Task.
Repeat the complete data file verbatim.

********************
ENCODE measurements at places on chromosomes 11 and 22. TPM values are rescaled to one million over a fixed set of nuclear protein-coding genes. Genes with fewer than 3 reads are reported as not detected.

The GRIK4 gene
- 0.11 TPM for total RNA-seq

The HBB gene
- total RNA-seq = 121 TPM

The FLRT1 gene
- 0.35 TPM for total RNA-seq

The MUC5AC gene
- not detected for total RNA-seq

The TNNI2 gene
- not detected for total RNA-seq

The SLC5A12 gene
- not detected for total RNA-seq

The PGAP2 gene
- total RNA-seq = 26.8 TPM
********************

ENCODE measurements at places on chromosomes 11 and 22. TPM values are rescaled to one million over a fixed set of nuclear protein-coding genes. Genes with fewer than 3 reads are reported as not detected.

The GRIK4 gene
- 0.11 TPM for total RNA-seq

The HBB gene
- total RNA-seq = 121 TPM

The FLRT1 gene
- 0.35 TPM for total RNA-seq

The MUC5AC gene
- not detected for total RNA-seq

The TNNI2 gene
- not detected for total RNA-seq

The SLC5A12 gene
- not detected for total RNA-seq

The PGAP2 gene
- total RNA-seq = 26.8 TPM